Postmaster General Louis DeJoy has agreed to testify before Congress over recent changes to the U.S. Postal Service that have caused major postal delays nationwide and that threaten mail-in voting in the upcoming presidential election.
DeJoy will testify at the hearing before the House Oversight and Reform Committee on Aug. 24. DeJoy, whom President Donald Trump appointed postmaster general in May, is a top Republican donor who has reportedly given more than $2 million to the Trump campaign, according to The Washington Post.
Postal Service Board of Governors Chairman Mike Duncan also agreed to testify at the hearing. Politico first reported on DeJoy and Duncan’s decision.
House Oversight Chair Carolyn Maloney (D-N.Y.) sent a letter to the postmaster general Sunday, asking him to appear at an “urgent hearing” before the House committee three weeks earlier than Sept. 17, the day he’d originally indicated he was available.
Maloney said in a statement Monday that she was “pleased” that DeJoy was testifying next week “about the sweeping operational and organizational changes he has been making to the Postal Service.”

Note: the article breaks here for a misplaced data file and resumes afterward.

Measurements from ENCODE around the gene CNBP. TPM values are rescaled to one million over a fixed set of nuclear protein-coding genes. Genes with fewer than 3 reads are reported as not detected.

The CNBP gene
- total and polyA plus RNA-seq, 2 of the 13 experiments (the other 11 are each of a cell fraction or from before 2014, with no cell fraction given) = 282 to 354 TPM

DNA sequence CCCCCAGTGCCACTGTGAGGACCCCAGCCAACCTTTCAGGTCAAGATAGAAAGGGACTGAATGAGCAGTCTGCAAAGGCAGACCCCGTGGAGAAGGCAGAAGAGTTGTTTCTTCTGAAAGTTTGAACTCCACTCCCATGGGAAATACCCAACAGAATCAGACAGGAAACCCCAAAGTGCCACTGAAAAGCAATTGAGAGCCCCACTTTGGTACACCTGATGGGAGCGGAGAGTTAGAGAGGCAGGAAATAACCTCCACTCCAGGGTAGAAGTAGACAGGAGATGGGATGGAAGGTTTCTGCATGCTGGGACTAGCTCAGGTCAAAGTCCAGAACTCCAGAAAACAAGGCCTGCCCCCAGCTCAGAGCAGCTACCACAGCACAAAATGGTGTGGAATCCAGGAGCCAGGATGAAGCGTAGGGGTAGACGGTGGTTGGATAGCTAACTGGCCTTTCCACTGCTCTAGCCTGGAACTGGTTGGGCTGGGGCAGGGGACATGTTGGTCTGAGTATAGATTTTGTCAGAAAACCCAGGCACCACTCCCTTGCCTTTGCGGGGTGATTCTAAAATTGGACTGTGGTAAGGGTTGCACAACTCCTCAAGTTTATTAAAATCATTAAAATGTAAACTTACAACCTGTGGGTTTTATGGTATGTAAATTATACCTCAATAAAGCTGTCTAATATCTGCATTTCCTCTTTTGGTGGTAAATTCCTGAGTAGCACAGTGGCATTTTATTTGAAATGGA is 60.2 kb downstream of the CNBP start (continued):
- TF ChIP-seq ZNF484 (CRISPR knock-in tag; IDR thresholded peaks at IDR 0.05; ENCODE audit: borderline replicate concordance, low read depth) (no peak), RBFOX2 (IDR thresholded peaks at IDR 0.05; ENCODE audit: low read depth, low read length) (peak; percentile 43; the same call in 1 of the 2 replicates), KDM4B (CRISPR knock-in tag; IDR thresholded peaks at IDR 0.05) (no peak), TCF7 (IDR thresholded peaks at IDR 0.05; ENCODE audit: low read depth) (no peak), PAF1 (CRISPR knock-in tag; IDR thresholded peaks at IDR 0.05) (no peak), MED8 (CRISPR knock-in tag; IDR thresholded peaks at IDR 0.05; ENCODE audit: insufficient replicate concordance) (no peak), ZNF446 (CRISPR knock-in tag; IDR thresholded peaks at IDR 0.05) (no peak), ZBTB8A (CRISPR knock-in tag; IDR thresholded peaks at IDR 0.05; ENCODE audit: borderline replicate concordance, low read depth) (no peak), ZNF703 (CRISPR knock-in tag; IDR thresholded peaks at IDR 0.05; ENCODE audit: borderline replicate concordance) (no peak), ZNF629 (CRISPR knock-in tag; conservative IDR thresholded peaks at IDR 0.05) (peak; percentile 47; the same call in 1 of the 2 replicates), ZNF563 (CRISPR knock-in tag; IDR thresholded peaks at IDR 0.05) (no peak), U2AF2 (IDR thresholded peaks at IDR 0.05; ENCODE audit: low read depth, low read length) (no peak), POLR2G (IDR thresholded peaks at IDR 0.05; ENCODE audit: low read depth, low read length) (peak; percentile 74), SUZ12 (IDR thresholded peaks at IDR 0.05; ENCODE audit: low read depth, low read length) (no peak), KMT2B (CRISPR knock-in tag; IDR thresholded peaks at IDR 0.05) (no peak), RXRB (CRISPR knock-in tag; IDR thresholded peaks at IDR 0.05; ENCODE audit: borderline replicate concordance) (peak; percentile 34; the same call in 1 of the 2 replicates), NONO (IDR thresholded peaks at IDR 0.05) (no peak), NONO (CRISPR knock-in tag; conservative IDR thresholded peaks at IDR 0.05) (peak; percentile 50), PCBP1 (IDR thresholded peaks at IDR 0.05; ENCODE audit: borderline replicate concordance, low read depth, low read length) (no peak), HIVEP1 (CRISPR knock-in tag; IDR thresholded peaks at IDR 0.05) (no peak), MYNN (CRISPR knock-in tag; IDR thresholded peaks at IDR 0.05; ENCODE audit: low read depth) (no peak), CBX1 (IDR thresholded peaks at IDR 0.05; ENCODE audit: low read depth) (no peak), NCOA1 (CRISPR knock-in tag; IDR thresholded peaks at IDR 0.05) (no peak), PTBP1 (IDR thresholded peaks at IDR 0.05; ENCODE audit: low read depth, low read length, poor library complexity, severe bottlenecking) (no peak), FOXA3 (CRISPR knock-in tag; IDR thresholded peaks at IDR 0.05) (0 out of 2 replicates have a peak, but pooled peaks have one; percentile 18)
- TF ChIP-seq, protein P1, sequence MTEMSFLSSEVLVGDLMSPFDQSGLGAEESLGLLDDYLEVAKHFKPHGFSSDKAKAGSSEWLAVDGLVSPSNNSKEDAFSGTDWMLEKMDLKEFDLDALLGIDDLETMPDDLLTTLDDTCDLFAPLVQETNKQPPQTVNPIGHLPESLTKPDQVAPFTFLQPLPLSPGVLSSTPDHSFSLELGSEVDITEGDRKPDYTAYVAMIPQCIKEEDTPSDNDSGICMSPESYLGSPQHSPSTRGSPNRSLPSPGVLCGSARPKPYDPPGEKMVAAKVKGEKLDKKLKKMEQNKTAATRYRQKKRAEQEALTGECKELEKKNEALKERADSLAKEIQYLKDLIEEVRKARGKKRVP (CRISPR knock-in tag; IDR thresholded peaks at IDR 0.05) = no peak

“The American people want their mail, medicines, and mail-in ballots delivered in a timely way, and they certainly do not want drastic changes and delays in the midst of a global pandemic just months before the election,” Maloney said.
DeJoy is expected to speak about the reported policy changes that have taken hold at the USPS, including the removal of mail collection boxes in at least four states and plans to remove some automatic mail-sorting machines.
Top congressional Democrats, including House Speaker Nancy Pelosi (Calif.) and Sen. Chuck Schumer (N.Y.), claimed in their own letter to DeJoy that the changes will have a “profoundly negative impact on mail delivery” ahead of the upcoming presidential election on Nov. 3, which is expected to bring in a surge of mail-in ballots due to the threat the ongoing coronavirus pandemic poses at polling places.